Big Changes Happening on August 7, 2019.



Tigerton school graphically shows consequences of texting, driving

Leader Photo by Lee Pulaski Tigerton High School student Harley Graham slumps against her seat during the mock crash Wednesday behind Tigerton High School. Graham was one of the students declared “dead” at the scene.

A moment of distraction can cause a lifetime of pain and regret.

Tigerton High School made that message loud and clear Wednesday as it hosted a mock crash with the help of local law enforcement and emergency services, along with other presentations pointing out the dangers of texting while driving.

Umbrellas dotted a grassy hill behind the school as about 350 students from its school and neighboring Bowler, Gresham and Marion saw three colored tarps on the ground below. The clicking sounds of someone texting were followed up by screeching tires and the thump of a vehicle colliding with something.

Moments later, the tarps were removed to reveal two beat up cars, one tan and the other maroon, with shattered windshields, as well as a female teen lying motionless on the ground. A loud scream from Megan Suehring, playing the role of a passer-by who first came upon the grisly scene, echoed throughout the school yard.

As she frantically checked on the occupants of both vehicles, she made an emergency call on her phone. In less than three minutes, a squad car from the Tigerton Police Department arrived on the scene. This was quickly followed up by vehicles from Tigerton’s fire department and EMS, and personnel moved to assess the four teens in the crash.

The female on the ground and the female driver in the maroon car were declared dead by Shawano County’s coroner, Brian Westphal, while paramedics loaded the female passenger in the tan car into an ambulance. The male driver of the tan car, the texter in the scenario, was able to walk to the ambulance, assisted by a medic, to be examined, blood dripping all over his face.

It was an accident that shouldn’t have happened, but it was one that happens all too frequently on roads throughout the United States. Someone receives a text while driving, and instead of waiting until arriving at the destination to reply, the driver will compose a message while still traveling at various speeds.

Benjamin Rayome, district superintendent and high school principal, hopes the visual message sticks with teens better than any text message could.

“We see kids on phones, parents on phones, everybody on phones. One in four accidents is due to distracted driving, and specifically cellphone use,” Rayome said. “We wanted to impact our four communities because we’re so close. We play each other for sports. We see each other when we go to work, where we play, so it makes sense for all of us to be together in this and realize everything we do impacts somebody else.”

In addition to the mock crash, students got to attempt texting and driving via a simulator to see what happens. Nearby in Tigerton’s gymnasium, a video was shown featuring those affected by an accident where a driver was texting while driving or was otherwise distracted. Later in the day, a mock funeral was held to illustrate the aftermath for family members and friends of people killed by distracted drivers.

The hardest message, aside from the mock crash, came from Lori Miller, a nursing director for a hospital in Marathon County and a grandmother of four. On July 13, 2015, Miller became another distracted driving statistic when she texted someone about whether a ball game was still happening even with bad weather coming when her vehicle struck and killed a bicyclist.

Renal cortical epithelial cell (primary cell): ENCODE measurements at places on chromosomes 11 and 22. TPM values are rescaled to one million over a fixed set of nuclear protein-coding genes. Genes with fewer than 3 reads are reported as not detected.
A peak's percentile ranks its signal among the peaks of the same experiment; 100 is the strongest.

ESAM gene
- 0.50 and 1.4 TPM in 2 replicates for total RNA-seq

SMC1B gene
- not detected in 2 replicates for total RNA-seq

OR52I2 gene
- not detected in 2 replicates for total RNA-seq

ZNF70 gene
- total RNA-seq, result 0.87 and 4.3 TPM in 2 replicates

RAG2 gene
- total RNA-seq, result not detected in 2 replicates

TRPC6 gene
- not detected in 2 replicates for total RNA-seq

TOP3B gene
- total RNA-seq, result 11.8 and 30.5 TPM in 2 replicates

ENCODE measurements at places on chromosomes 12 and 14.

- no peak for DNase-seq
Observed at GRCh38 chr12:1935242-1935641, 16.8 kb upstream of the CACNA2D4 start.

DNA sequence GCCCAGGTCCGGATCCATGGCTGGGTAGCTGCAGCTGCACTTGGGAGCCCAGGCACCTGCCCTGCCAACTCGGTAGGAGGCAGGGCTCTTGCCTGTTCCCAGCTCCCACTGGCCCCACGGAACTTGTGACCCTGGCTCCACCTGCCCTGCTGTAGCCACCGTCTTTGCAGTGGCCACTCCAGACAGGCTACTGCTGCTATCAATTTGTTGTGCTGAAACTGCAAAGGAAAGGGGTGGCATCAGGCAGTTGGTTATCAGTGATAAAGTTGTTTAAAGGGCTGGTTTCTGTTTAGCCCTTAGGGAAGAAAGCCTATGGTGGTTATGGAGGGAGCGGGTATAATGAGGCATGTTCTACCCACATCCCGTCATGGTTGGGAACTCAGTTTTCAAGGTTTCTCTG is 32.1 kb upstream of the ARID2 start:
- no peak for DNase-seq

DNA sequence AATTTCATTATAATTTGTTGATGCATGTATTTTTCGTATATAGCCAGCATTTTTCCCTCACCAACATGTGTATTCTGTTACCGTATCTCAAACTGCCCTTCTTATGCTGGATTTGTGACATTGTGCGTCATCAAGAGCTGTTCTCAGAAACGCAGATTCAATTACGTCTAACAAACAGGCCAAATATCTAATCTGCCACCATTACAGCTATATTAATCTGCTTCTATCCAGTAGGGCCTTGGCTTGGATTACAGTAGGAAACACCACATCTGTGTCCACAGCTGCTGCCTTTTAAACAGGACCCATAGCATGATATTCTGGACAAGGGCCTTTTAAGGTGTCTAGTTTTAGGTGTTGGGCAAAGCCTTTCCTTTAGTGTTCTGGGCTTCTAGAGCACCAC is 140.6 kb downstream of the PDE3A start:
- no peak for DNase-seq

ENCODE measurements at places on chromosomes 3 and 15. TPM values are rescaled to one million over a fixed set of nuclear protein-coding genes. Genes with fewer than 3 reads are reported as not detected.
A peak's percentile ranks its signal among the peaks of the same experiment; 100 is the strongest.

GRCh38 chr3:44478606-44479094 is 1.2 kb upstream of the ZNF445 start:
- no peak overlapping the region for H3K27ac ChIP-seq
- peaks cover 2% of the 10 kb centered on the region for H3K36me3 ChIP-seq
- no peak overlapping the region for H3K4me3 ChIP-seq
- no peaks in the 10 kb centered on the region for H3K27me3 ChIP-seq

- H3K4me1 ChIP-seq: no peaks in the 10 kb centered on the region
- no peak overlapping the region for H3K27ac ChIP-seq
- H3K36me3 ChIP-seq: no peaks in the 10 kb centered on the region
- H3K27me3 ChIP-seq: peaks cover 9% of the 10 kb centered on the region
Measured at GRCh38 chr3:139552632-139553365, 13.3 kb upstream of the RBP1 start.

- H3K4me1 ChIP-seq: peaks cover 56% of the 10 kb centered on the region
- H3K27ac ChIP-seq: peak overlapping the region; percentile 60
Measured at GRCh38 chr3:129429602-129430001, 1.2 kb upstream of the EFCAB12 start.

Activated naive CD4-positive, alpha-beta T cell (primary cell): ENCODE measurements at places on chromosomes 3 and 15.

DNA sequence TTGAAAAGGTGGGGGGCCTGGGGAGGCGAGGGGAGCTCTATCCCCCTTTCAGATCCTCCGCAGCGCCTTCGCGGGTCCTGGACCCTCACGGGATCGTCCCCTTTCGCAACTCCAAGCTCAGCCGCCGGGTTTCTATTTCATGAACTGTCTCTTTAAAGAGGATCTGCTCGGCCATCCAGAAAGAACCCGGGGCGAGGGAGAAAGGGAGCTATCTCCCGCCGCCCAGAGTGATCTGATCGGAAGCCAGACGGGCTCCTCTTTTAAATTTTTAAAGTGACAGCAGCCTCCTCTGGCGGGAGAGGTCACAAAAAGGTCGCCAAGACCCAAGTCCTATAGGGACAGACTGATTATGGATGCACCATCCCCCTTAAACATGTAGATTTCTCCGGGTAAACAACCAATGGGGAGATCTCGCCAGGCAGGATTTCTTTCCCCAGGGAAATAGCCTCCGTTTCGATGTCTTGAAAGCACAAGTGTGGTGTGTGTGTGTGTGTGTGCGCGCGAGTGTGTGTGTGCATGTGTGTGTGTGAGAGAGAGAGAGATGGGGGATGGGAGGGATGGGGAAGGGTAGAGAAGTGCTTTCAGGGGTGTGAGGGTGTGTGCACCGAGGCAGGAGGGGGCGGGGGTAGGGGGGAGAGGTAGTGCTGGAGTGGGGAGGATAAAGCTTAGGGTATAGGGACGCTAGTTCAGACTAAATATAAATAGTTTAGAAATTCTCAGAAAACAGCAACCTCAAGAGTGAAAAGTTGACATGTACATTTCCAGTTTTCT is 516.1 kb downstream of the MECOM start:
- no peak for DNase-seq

In 2010, a National Safety Council study stated that driving distractions were the cause of 3,092 deaths and over 416,000 injuries.

“The statistics are rising,” Miller said. “Drunk drivers have a better braking reaction than those texting.”

Miller was charged in 2016 could have been sentenced to up to 25 years for vehicular homicide by negligent operation of a vehicle, a Class G felony, but the judge opted to sentence her to a year in the county jail and five years of probation. Part of the conditions of her probation was to present her story to schools and adult groups in the hopes that what she went through would deter others from following others in her footsteps.

The presentation in Tigerton was her first presentation, and she told the students that, even though her incarceration was light, she will be haunted by what she’s done for life.

“My family was right there for me, but all I could think about was the victim and her family,” Miller said. “I felt horrible. I took another woman’s life.”

Ben Henninger, high school principal for Gresham Community School, said it was important for his students to get the message that no text requires risking life and limb to reply right away.

“Giving our students the opportunity to see the consequences for destructive behaviors is critical to understanding how much responsibility they’re taking on when they get behind the wheel of a car — the decisions they make before they get behind the wheel of a car and what they do when they get in a car,” Henninger said. “I think it’s great that they get to see how some of the consequences can affect so many lives besides just their own.”

Rayome said that Tigerton School District had hosted a mock crash a few years ago, before he took over as superintendent, and he was approached by parent Barb Block about doing it again. He acknowledged the message won’t hit home for everybody, but he hopes it has for at least some of the students, and they’ll think twice before answering a text while operating a vehicle.

“We just want our kids to be safe and for our community to be safe,” Rayome said. “We only get so much from hearing it. They see the message all the time, ‘Don’t text and drive.’ If we can see somebody else who has made the ultimate sacrifice with it, maybe we can make a better choice ourselves.”